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Rare Medium

Renovating Fiction

A collection of 11 prose pieces by the great Jorge Luis Borges.

Book Cover Forgive me if you have a problem with me honoring another dead white man but, in my world, to ignore the publication of a book by Jorge Luis Borges, who died in 1986, would be entirely unforgivable.

In this case, a new, compact anthology, Everything and Nothing (New Directions) by various translators (Donald A. Yates, James Irby, John M. Fein, and Eliot Weinberger) that the publisher claims “collects the best of Borges’ highly influential work” written in the 1930s and ‘40s—“anticipating, among other things, the internet, quantum mechanics, and cloning.”

Donald Yates’s introduction recalls:
When the first English language collections of the writings of Jorge Luis Borges appeared in 1961 they attracted immediate critical attention. But almost as remarkable as the singular flavor of these story-like essays and essay-like fictions was the knowledge that Borges, virtually unknown in the U.S. until then, had been elaborating these strikingly original narratives in the distant confines of his native Argentina. That this author quietly, almost secretly had been producing in Buenos Aires, so far removed from the crossroads of Western culture, a body of work that unquestionably placed him among the major writers of our time was part of the mystique that surrounded the blind poet and his work.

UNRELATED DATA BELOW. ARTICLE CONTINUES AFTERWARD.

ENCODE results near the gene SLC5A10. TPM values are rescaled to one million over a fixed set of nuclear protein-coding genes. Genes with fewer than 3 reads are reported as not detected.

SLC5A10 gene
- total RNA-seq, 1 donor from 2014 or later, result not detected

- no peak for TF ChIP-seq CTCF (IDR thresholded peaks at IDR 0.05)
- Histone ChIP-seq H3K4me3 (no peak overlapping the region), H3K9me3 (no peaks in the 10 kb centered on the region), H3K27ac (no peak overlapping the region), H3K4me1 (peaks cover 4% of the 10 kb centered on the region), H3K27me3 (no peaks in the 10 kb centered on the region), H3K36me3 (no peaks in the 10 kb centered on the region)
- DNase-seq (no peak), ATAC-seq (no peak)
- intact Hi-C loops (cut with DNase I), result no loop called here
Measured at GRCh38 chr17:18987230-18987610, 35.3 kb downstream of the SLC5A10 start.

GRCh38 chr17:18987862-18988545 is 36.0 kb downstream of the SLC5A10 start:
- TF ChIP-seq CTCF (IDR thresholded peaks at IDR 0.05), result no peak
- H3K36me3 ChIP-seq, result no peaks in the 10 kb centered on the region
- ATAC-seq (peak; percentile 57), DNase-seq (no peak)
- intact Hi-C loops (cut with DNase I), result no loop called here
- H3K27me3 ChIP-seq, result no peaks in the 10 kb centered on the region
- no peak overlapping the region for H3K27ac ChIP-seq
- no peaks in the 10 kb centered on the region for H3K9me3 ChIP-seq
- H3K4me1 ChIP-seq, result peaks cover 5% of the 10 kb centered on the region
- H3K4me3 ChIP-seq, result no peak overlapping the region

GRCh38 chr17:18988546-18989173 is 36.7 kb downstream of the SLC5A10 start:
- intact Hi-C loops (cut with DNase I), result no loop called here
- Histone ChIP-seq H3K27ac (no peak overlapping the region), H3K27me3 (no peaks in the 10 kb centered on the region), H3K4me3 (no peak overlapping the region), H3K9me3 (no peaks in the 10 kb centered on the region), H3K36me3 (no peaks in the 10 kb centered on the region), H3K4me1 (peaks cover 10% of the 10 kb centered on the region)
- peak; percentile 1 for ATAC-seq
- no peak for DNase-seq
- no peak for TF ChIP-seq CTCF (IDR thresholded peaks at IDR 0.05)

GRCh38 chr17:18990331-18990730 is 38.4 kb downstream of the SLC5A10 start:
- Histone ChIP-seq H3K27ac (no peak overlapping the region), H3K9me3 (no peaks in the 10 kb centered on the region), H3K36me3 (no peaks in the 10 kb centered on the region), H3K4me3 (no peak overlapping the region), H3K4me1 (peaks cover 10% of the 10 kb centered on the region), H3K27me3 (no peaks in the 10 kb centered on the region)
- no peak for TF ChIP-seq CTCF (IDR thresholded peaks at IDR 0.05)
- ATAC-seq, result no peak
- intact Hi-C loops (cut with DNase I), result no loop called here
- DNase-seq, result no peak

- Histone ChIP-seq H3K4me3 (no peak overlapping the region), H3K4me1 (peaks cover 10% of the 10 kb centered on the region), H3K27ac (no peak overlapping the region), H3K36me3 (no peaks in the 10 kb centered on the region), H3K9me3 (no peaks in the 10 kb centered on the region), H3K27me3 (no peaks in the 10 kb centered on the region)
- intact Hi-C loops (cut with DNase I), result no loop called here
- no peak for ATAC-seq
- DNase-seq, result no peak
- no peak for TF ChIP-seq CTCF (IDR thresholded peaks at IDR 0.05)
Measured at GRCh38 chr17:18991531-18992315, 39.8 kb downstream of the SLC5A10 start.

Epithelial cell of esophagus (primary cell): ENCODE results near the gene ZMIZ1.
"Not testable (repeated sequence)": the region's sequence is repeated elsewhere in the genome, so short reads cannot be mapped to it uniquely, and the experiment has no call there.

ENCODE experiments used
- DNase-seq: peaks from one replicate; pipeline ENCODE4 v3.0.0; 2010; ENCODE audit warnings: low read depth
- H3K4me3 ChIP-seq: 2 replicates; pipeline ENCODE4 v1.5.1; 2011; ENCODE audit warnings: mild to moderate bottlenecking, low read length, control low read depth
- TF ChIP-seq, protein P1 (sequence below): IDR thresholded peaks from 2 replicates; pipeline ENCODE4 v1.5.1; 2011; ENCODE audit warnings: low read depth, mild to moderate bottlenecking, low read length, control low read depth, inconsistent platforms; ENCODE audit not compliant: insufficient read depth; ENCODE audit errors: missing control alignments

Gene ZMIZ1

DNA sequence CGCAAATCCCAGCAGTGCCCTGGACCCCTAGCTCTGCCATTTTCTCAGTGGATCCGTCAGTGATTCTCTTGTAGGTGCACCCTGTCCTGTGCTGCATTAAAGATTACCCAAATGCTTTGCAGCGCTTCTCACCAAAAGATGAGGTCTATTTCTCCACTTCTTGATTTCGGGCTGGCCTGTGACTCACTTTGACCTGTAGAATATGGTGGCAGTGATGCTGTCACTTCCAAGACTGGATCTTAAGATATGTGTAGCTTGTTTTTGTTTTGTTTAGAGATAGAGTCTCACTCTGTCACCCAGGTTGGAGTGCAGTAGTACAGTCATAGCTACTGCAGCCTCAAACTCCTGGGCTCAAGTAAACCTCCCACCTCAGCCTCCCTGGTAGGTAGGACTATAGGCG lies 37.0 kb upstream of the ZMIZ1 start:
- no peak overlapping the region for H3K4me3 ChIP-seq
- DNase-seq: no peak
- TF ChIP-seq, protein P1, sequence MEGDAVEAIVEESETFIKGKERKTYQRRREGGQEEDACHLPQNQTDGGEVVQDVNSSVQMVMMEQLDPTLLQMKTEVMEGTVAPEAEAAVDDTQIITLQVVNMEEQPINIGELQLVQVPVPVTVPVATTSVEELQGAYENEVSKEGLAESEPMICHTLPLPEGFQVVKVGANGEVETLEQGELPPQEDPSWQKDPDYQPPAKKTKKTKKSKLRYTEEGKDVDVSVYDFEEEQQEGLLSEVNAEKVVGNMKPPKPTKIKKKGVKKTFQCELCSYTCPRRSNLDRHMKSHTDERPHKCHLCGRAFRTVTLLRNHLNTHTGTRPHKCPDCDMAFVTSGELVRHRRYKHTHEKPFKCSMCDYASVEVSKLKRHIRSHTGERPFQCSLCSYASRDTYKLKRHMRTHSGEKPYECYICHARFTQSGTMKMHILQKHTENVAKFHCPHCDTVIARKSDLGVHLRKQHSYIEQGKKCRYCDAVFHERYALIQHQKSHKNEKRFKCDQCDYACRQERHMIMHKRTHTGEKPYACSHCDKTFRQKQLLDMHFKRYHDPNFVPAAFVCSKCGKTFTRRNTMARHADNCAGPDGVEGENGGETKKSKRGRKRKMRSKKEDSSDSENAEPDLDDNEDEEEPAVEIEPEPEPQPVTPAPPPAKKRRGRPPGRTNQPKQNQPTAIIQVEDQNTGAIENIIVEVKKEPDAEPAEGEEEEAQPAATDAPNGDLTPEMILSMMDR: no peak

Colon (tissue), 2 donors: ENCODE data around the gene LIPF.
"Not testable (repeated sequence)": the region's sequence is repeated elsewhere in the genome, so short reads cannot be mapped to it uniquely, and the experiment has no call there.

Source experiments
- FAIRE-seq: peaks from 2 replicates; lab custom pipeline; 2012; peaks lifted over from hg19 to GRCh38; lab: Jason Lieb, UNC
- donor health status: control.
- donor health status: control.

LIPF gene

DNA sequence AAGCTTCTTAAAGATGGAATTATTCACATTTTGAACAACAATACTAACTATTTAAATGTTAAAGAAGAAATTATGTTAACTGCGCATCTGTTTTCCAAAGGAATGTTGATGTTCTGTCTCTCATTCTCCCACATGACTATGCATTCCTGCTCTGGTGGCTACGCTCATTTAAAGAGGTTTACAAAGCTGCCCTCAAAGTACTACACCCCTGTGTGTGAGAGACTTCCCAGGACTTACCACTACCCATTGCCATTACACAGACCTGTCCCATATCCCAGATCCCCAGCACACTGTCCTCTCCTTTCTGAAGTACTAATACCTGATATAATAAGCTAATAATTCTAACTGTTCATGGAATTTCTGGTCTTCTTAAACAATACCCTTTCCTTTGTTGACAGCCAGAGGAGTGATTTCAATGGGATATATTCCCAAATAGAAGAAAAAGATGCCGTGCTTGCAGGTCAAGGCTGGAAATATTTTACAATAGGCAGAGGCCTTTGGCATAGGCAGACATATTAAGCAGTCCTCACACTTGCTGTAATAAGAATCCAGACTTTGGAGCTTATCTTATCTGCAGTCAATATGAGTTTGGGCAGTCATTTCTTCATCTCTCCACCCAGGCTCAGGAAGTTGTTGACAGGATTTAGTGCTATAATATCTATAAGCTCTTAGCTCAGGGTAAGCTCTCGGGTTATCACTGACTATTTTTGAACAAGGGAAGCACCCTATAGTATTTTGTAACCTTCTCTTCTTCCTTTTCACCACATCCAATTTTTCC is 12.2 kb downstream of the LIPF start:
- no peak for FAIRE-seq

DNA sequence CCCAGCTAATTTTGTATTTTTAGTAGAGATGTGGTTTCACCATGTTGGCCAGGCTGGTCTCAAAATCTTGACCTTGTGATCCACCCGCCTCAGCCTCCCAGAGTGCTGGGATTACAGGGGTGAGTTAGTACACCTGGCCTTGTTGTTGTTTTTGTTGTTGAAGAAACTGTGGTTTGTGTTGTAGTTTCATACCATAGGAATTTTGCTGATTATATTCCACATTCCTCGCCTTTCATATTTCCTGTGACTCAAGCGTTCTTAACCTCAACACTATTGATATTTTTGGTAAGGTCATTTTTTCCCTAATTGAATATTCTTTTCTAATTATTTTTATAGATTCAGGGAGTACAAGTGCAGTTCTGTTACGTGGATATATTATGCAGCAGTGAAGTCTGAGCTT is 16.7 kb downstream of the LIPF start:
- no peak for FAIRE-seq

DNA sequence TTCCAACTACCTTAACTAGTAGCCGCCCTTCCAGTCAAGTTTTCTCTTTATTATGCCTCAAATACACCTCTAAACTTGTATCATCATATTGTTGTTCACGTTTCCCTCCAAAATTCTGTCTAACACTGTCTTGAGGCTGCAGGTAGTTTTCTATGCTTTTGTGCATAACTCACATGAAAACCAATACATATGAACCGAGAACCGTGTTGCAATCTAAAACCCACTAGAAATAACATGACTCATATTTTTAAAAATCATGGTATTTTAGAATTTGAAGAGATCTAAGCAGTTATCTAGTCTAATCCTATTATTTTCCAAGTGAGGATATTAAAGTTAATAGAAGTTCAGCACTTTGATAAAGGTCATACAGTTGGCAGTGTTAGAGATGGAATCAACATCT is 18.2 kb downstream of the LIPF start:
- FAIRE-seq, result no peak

This pocket-sized mini-collection, containing 11 selections, includes “Borges and I,” “Tlön, Uqbar, Orbis Tertius,” “Death and the Compass,” and “Blindness.” There is a lot to be said about it and the author—striking, though, is the concise, almost terse string of blurbs that accrue to Borges:
I could live under a table reading Borges.—Roberto Bolaño

He more than anyone else renovated the language of fiction.—J.M. Coetzee

Borges stretched the paradigms as effortlessly as one might tip his hat and wink.—William Gibson

His is the literature of Eternity.—Peter Ackroyd
Yes, indeed.
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